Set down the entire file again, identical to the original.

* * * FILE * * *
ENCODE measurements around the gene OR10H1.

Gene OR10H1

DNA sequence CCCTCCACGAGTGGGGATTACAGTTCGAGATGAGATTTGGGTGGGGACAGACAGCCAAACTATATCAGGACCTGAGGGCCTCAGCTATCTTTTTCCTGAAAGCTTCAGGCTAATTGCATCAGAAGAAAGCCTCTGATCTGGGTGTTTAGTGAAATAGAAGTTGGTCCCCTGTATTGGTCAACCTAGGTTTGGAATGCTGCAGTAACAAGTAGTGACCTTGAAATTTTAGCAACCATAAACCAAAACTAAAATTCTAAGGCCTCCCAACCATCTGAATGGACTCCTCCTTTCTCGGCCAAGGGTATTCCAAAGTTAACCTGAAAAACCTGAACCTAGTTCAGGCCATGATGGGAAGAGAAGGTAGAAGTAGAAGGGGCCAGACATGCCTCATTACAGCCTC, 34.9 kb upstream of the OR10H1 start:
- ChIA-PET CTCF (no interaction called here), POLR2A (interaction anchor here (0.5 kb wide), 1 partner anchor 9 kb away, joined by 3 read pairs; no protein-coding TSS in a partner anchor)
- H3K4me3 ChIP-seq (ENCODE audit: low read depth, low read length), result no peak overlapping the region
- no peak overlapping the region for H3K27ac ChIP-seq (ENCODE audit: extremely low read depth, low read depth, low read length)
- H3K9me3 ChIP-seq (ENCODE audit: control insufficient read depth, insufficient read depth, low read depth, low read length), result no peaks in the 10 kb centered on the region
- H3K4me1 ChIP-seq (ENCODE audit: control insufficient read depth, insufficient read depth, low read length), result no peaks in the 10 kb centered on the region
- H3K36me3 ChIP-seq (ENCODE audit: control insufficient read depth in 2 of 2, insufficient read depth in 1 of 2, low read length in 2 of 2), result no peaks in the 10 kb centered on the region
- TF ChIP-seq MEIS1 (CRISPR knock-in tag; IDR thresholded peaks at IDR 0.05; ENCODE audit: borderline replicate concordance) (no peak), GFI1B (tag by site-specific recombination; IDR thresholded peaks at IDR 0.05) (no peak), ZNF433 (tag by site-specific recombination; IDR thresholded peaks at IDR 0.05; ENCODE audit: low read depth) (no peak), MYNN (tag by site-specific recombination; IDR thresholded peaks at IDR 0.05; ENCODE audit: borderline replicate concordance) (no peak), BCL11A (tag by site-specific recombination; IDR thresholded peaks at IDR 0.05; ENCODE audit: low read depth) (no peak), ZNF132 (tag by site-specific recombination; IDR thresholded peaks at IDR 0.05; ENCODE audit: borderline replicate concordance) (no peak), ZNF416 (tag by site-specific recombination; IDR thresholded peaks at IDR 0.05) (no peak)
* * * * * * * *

ENCODE measurements around the gene OR10H1.

Gene OR10H1

DNA sequence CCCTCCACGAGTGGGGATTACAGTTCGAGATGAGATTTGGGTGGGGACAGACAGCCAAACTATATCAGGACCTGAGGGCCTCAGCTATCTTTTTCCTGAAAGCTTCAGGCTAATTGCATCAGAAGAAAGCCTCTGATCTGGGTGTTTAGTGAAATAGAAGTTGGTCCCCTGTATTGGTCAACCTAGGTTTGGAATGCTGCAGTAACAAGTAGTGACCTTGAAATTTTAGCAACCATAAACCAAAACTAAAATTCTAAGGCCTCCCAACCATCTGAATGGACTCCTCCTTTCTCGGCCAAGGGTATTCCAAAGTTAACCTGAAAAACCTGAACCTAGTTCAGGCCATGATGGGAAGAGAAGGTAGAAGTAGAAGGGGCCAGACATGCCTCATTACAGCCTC, 34.9 kb upstream of the OR10H1 start:
- ChIA-PET CTCF (no interaction called here), POLR2A (interaction anchor here (0.5 kb wide), 1 partner anchor 9 kb away, joined by 3 read pairs; no protein-coding TSS in a partner anchor)
- H3K4me3 ChIP-seq (ENCODE audit: low read depth, low read length), result no peak overlapping the region
- no peak overlapping the region for H3K27ac ChIP-seq (ENCODE audit: extremely low read depth, low read depth, low read length)
- H3K9me3 ChIP-seq (ENCODE audit: control insufficient read depth, insufficient read depth, low read depth, low read length), result no peaks in the 10 kb centered on the region
- H3K4me1 ChIP-seq (ENCODE audit: control insufficient read depth, insufficient read depth, low read length), result no peaks in the 10 kb centered on the region
- H3K36me3 ChIP-seq (ENCODE audit: control insufficient read depth in 2 of 2, insufficient read depth in 1 of 2, low read length in 2 of 2), result no peaks in the 10 kb centered on the region
- TF ChIP-seq MEIS1 (CRISPR knock-in tag; IDR thresholded peaks at IDR 0.05; ENCODE audit: borderline replicate concordance) (no peak), GFI1B (tag by site-specific recombination; IDR thresholded peaks at IDR 0.05) (no peak), ZNF433 (tag by site-specific recombination; IDR thresholded peaks at IDR 0.05; ENCODE audit: low read depth) (no peak), MYNN (tag by site-specific recombination; IDR thresholded peaks at IDR 0.05; ENCODE audit: borderline replicate concordance) (no peak), BCL11A (tag by site-specific recombination; IDR thresholded peaks at IDR 0.05; ENCODE audit: low read depth) (no peak), ZNF132 (tag by site-specific recombination; IDR thresholded peaks at IDR 0.05; ENCODE audit: borderline replicate concordance) (no peak), ZNF416 (tag by site-specific recombination; IDR thresholded peaks at IDR 0.05) (no peak)